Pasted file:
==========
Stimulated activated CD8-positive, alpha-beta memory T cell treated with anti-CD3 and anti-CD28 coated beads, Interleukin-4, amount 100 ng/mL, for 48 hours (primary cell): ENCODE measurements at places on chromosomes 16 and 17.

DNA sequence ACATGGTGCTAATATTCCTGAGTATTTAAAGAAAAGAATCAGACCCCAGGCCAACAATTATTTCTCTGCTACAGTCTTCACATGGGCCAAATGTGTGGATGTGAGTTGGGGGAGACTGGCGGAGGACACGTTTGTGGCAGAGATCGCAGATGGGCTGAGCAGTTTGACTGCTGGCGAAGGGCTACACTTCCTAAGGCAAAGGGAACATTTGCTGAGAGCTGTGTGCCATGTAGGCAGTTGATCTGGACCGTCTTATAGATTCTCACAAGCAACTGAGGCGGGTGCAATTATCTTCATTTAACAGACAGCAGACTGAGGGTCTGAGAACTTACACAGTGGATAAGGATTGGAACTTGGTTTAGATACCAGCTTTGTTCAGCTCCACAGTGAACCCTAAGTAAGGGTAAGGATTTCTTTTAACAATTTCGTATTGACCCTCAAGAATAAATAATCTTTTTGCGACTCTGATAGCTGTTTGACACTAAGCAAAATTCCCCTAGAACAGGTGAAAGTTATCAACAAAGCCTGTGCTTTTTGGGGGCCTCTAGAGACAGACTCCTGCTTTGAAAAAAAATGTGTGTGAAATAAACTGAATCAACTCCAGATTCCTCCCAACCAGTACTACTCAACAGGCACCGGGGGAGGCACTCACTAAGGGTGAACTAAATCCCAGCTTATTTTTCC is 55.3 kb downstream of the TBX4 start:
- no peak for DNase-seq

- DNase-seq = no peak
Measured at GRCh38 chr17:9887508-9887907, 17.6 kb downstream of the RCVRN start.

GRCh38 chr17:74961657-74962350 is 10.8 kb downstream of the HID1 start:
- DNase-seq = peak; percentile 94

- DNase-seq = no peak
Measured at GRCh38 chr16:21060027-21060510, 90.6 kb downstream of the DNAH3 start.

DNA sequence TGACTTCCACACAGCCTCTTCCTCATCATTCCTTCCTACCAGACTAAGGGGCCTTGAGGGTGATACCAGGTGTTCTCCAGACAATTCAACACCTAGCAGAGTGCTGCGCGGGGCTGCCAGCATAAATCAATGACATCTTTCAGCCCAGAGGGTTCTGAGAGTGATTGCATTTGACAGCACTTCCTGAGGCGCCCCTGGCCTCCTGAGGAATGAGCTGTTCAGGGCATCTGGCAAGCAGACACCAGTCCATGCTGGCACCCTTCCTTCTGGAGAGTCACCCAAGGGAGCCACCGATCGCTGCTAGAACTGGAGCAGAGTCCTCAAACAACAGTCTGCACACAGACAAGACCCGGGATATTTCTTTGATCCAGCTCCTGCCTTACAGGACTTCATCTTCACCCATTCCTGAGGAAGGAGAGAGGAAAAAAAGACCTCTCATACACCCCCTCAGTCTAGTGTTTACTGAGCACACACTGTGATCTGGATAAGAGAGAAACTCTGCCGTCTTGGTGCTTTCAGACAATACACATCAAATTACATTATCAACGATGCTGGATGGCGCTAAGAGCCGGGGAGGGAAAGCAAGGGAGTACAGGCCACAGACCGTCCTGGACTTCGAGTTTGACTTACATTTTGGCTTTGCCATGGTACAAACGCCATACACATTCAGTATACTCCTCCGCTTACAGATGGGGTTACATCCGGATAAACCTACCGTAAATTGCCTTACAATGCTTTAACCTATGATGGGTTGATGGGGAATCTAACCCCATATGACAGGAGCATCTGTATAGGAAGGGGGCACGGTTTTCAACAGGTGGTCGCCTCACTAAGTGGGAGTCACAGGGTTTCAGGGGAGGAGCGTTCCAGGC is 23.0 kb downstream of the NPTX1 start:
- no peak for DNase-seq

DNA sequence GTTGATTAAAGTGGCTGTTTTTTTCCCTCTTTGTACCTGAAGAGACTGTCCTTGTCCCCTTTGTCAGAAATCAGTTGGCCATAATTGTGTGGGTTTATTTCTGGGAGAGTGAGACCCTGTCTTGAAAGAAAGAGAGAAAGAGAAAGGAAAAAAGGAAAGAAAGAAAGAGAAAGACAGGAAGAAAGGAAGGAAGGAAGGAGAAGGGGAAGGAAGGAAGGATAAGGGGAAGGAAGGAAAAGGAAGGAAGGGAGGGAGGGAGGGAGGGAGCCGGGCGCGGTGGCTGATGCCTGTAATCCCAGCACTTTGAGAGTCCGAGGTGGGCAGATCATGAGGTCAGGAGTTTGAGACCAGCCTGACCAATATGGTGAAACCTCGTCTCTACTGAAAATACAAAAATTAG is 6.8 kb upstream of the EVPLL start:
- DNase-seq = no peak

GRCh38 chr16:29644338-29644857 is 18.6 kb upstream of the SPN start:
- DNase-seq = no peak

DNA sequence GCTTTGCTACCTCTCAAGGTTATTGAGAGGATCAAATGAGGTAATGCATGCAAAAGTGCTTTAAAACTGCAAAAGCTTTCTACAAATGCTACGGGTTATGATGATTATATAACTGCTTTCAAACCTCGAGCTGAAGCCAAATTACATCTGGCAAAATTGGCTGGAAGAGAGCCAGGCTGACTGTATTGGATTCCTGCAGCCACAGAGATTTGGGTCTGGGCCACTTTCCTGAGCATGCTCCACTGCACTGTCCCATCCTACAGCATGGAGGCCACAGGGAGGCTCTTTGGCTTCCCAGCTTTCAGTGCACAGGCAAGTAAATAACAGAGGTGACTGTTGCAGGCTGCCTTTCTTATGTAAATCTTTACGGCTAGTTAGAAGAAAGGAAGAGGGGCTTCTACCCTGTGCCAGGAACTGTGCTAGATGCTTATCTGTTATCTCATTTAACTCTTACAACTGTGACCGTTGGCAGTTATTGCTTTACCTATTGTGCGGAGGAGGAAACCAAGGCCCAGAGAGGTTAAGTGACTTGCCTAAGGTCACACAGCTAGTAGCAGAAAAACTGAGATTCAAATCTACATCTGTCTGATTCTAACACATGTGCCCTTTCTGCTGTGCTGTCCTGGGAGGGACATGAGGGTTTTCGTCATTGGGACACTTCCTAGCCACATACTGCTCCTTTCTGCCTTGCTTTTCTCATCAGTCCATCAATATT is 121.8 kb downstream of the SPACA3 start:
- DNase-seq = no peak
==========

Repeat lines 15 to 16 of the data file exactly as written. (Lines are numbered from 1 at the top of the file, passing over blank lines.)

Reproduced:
- DNase-seq = no peak

DNA sequence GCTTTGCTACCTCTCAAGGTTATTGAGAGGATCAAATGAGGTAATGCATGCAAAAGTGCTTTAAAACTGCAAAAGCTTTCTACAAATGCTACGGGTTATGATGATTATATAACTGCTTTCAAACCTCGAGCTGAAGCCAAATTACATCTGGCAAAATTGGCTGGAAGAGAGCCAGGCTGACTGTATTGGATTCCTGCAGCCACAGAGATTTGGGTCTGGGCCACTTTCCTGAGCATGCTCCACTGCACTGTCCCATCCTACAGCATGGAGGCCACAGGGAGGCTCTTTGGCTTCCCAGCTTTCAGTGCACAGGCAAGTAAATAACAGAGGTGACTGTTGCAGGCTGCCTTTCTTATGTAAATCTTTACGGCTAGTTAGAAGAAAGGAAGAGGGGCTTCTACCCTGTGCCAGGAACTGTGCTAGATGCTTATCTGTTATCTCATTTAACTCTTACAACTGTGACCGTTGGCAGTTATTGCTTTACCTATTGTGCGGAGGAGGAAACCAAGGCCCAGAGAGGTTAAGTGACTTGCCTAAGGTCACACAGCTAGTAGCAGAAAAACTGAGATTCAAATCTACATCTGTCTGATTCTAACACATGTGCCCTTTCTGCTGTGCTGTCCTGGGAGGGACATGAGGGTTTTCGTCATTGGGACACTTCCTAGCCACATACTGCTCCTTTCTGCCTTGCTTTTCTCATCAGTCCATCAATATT is 121.8 kb downstream of the SPACA3 start: